BOS Deville set up – anyone got any setting tips/recommendations?
but it is proper harsh over a rock garden section.
It has more midstroke compression support, this will stop it from diving as much but may also cause this.
The fork feels a bit like the race setups Elites used in the NPS series when my brother used to race it. It definately had a stiffer racier feel than plush the time I demo’d a mates.Posted 5 years ago
I rode my new BOS Deville fork yesterday (Cotic Rocket). After the worrying BOS news last week, (news I heard literally moments after cutting through the steerer tube), I was feeling quite negative about trying this ‘disposable’ fork. I worried I’d got caught up in the hype a bit. Maybe I had been, but despite my negativity towards it, I was won over big time. Its really good and I was buzzing after my ride.
I want to play around with it a bit, may as well get the best out of it if its going in the bin once the seals pop!
Anyone got any setting recommendations? Anything you’ve experienced experimenting with this fork would be of interest. I’m pretty clueless with suspension set up, rebound is about as far as my experience goes.
I am riding a short DH run in my local woods. It has a bit of everything, but mostly natural forest track with berms and smallish jumps. It REALLY excels on these, mega confidence inspiring grip, but it is proper harsh over a rock garden section.
I’m going for another blast now, will check for replies this evening. Thanks in advance for all the hundreds of replies.Posted 5 years ago
Cheers bwaarp. Thankfully I’m not looking for plush, it was just a bit extreme yesterday. I let a bit of air out tonight and that made it less harsh, not plush. I’m using 150mm of the travel now compared to 140mm on the same run yesterday, and that seems more appropriate for this run. However, I felt I lost some of the feel today. I might try playing with the rebound tomorrow to speed that up a touch. I think I’ll leave slow and high speed compression alone for now. At least until I’ve read about what they actually do! I’m enjoying the learning. Cotic Rocket with Bos Deville is a dream to play on. I feel like superman coming down the hill and I’m also able to ride straight back up it. Its perfect.Posted 5 years ago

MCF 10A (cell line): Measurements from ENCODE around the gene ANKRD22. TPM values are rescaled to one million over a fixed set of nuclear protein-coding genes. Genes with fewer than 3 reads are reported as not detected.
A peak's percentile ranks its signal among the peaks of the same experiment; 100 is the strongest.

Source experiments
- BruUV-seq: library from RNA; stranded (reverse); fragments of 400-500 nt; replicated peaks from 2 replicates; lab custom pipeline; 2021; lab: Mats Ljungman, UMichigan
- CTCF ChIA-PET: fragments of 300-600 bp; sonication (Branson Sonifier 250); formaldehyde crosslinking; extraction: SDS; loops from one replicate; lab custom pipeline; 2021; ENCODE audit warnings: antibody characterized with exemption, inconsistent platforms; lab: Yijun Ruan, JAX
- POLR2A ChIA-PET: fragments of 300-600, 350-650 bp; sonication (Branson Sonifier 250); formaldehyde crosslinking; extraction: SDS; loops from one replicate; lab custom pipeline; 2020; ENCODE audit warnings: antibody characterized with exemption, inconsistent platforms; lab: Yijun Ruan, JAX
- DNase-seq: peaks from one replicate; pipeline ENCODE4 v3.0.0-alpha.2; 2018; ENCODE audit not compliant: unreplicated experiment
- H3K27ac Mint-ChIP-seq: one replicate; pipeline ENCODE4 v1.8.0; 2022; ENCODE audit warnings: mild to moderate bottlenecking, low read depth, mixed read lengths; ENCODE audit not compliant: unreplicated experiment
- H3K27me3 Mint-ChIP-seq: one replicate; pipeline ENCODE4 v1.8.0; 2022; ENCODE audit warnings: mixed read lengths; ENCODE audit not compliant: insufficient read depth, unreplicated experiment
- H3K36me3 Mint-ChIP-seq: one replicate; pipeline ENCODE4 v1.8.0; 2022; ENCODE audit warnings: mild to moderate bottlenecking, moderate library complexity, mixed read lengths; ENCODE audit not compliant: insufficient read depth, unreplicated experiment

First thing to do is let all the air out of them and see if they suck down before you do any setup etc. This will prove if the neg air chamber is working properly. Mine was not and I ran them for months like that and they still felt good. With it sorted they are very good.
Don’t get the harsh comments – mine a V plush through fast stuff if that is how you want to set them.Posted 5 years ago
This is why you have to check the neg chamber first as you will end up with very different settings if it is not equalizing. About to give the bike a quick wash so can check the clicks but everyone likes different things. My setup would be like a spongy sofa to bwaarp yet it still does not blow through travel which I love. 🙂Posted 5 years agoanoriginalnameMember
letting a bit of air out is a good plan, they do have a lot of mid stroke support. I run between 30 and 35% sag on mine but still don’t achieve full travel often. I couldn’t tell you how many clicks i have on hi and low speed compression, i just set it up how i wanted it and left it alone.
Super fork, but it is a bit worrying about r53. luckily I just had mine serviced last month so they’re good for a while. anyone know of anyone else in the uk who would service them?Posted 5 years agoianpinderMember
Have a read through here!Posted 5 years ago
My settings which were last messed with in the Alps are:
Rider Weight 80ish KG with all gear on
83-85psi achieving 26/27% sag